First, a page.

- Invest a few dollars in a darning egg. Cheap ones can be found in knitting stores or online for a few bucks, or you can order a lovely handmade or antique one off Etsy. I spent a little extra and ordered one in this Etsy shop, because they were making a maple darning egg that was mounted on a wooden stand, which I’ve found makes my work a lot more portable, enabling me to stand and work if need be (I like to darn in slow moments at my farmers’ market, and this stand makes it possible to drop my work easily and help customers). They don’t seem to have them posted in their shop this morning as I write, but I’ll bet they’d make it to order. You will also need a darning needle or a tapestry needle — something with an eye wide enough to accommodate your yarn. I often prefer tapestry needles because I like the blunt tip. It snags the wool less.
- Each time you fold laundry, take a moment to run your fingers over your wool socks, scanning for tiny holes or thin spots. If you detect any, do not return your socks to the drawer! Add them immediately to your darning pile. Further wearing will only create further work (remember the maxim: A stitch in time saves nine!).
- Get yourself a really good cup of coffee or a mug of tea. Or a martini (while I’ve found that I cannot knit with a martini at hand in light of the concomitant errors, I can successfully darn). Find a ball of wool yarn. Try to match the yarn to the weight of the yarn used in the sock. This will help to keep the repair more smooth and less detectable during wear. That said, if you don’t happen to have matching weight yarn, use whatever wool yarn you do have. Making the repair in time is more important. The lumpy texture of the mismatched wools will eventually thin down with wear and become virtually undetectable. (Admittedly, I am a bare footer, so my feet might be less sensitive than most folks’.) For the sake of creating contrast in these photos, I chose a worsted weight yarn that I’ve woven into the sport weight socks.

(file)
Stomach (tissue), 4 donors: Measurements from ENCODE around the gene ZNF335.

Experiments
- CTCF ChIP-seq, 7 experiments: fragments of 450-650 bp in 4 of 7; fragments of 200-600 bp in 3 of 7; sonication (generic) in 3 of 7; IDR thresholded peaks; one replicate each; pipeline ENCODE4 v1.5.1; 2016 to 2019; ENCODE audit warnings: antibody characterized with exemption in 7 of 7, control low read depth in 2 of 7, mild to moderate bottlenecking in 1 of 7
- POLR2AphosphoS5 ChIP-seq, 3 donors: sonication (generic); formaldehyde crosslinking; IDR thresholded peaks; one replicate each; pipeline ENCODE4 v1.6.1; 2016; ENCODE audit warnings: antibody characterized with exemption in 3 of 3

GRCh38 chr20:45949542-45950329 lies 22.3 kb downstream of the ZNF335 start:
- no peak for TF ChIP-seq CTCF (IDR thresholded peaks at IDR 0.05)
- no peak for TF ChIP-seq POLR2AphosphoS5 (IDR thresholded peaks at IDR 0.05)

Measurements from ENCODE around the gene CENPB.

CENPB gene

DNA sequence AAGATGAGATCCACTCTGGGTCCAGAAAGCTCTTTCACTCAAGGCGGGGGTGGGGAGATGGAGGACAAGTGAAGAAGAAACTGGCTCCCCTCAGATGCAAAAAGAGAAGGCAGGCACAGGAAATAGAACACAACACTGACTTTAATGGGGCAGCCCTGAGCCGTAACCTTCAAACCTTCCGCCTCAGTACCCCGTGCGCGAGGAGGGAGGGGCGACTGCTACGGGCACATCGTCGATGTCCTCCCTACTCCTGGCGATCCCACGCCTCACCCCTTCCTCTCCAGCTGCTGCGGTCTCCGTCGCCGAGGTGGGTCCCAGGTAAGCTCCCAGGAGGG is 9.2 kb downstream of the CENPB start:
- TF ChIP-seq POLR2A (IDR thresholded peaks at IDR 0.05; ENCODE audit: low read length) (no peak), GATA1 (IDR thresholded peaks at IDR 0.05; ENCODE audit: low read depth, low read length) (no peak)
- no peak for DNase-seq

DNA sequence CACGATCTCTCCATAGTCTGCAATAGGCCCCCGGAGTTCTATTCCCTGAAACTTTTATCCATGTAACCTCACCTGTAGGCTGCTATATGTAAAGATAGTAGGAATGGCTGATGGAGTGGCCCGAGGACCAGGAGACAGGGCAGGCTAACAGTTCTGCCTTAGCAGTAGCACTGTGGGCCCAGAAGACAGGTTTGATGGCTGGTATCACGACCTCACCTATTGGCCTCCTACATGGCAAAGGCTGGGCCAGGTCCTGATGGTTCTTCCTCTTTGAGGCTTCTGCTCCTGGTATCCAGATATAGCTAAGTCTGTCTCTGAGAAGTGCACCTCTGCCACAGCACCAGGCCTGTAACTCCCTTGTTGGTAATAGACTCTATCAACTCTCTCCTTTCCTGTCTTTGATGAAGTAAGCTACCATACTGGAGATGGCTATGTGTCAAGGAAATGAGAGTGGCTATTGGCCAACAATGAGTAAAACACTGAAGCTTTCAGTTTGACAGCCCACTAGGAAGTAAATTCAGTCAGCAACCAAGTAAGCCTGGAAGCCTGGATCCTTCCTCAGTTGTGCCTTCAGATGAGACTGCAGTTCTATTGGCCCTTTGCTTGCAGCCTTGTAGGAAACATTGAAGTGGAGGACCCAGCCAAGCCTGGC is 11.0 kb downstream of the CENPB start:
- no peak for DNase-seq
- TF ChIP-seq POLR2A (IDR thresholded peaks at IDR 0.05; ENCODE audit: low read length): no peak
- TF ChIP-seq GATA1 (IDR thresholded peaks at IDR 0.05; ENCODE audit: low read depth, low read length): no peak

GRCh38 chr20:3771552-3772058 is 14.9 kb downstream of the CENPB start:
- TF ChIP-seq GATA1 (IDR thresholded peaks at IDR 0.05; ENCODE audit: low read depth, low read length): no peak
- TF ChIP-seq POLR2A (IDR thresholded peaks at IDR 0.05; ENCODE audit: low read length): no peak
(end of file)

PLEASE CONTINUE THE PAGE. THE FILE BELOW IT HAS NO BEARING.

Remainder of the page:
- Turn the sock inside out and slide it over the darning egg so that the thin spot or hole is spread over the widest section of the egg.
- Promise yourself you will NEVER tie a single knot when darning. It is not necessary, and a knot will be felt forever. It will not wear smooth. The yarn will lock itself down through the back and forth stitching and through natural felting with wear, making a knot unnecessary.
- After cutting yourself about 12 inches of yarn, thread your needle, then insert it a few stitches outside the hole or thin area. Zig zag back and forth across the hole vertically, creating a patch of parallel stitches covering the weak spot.
- Next, turn your needle perpendicular to your work, and begin weaving the yarn in and out of those parallel threads, until your stitching has formed a patch of interlocking strands of yarn.
- Always be sure to extend your stitching a few millimeters outside the weak part of the sock. If you only work in the weak area, the repair will deteriorate within minutes. You want to repair the weak area, and simultaneously reinforce the “healthy” stitches surrounding it.
- Clip your yarn, turn your sock right-side in, and marvel at your handiwork.
- Refill your coffee/tea/martini and with joy in your heart and a deep sense of inner peace, move on to the next sock.